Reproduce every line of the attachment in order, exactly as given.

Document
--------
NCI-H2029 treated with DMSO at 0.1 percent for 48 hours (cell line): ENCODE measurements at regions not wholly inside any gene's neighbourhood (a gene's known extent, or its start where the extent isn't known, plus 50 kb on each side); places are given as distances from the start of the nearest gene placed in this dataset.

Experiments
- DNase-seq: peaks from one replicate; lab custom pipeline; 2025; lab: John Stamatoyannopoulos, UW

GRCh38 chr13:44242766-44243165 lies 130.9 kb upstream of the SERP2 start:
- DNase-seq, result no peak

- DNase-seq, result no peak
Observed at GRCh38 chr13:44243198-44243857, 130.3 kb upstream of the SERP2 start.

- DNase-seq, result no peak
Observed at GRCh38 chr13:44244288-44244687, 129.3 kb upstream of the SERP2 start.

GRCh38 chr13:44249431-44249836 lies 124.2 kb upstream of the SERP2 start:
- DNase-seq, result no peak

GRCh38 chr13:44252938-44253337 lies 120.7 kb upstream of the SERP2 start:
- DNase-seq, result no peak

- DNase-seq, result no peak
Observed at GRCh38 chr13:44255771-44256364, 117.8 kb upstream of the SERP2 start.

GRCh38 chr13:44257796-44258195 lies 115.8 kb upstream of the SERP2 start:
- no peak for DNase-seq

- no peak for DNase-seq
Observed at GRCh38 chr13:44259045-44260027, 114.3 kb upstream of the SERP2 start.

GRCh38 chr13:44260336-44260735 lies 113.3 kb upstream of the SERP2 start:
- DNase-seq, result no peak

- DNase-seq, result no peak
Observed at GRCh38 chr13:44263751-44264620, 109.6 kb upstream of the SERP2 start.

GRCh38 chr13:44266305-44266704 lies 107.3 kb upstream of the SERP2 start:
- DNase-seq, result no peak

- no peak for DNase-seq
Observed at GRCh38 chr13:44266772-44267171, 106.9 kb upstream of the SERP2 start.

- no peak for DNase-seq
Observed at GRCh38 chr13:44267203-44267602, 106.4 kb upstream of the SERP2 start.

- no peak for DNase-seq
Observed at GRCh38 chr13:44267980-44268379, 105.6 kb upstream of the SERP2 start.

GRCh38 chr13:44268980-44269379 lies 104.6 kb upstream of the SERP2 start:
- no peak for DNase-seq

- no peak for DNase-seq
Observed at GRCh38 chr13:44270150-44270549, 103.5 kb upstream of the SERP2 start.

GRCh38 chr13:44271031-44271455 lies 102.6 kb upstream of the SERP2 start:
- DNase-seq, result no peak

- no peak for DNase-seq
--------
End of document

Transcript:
NCI-H2029 treated with DMSO at 0.1 percent for 48 hours (cell line): ENCODE measurements at regions not wholly inside any gene's neighbourhood (a gene's known extent, or its start where the extent isn't known, plus 50 kb on each side); places are given as distances from the start of the nearest gene placed in this dataset.

Experiments
- DNase-seq: peaks from one replicate; lab custom pipeline; 2025; lab: John Stamatoyannopoulos, UW

GRCh38 chr13:44242766-44243165 lies 130.9 kb upstream of the SERP2 start:
- DNase-seq, result no peak

- DNase-seq, result no peak
Observed at GRCh38 chr13:44243198-44243857, 130.3 kb upstream of the SERP2 start.

- DNase-seq, result no peak
Observed at GRCh38 chr13:44244288-44244687, 129.3 kb upstream of the SERP2 start.

GRCh38 chr13:44249431-44249836 lies 124.2 kb upstream of the SERP2 start:
- DNase-seq, result no peak

GRCh38 chr13:44252938-44253337 lies 120.7 kb upstream of the SERP2 start:
- DNase-seq, result no peak

- DNase-seq, result no peak
Observed at GRCh38 chr13:44255771-44256364, 117.8 kb upstream of the SERP2 start.

GRCh38 chr13:44257796-44258195 lies 115.8 kb upstream of the SERP2 start:
- no peak for DNase-seq

- no peak for DNase-seq
Observed at GRCh38 chr13:44259045-44260027, 114.3 kb upstream of the SERP2 start.

GRCh38 chr13:44260336-44260735 lies 113.3 kb upstream of the SERP2 start:
- DNase-seq, result no peak

- DNase-seq, result no peak
Observed at GRCh38 chr13:44263751-44264620, 109.6 kb upstream of the SERP2 start.

GRCh38 chr13:44266305-44266704 lies 107.3 kb upstream of the SERP2 start:
- DNase-seq, result no peak

- no peak for DNase-seq
Observed at GRCh38 chr13:44266772-44267171, 106.9 kb upstream of the SERP2 start.

- no peak for DNase-seq
Observed at GRCh38 chr13:44267203-44267602, 106.4 kb upstream of the SERP2 start.

- no peak for DNase-seq
Observed at GRCh38 chr13:44267980-44268379, 105.6 kb upstream of the SERP2 start.

GRCh38 chr13:44268980-44269379 lies 104.6 kb upstream of the SERP2 start:
- no peak for DNase-seq

- no peak for DNase-seq
Observed at GRCh38 chr13:44270150-44270549, 103.5 kb upstream of the SERP2 start.

GRCh38 chr13:44271031-44271455 lies 102.6 kb upstream of the SERP2 start:
- DNase-seq, result no peak

- no peak for DNase-seq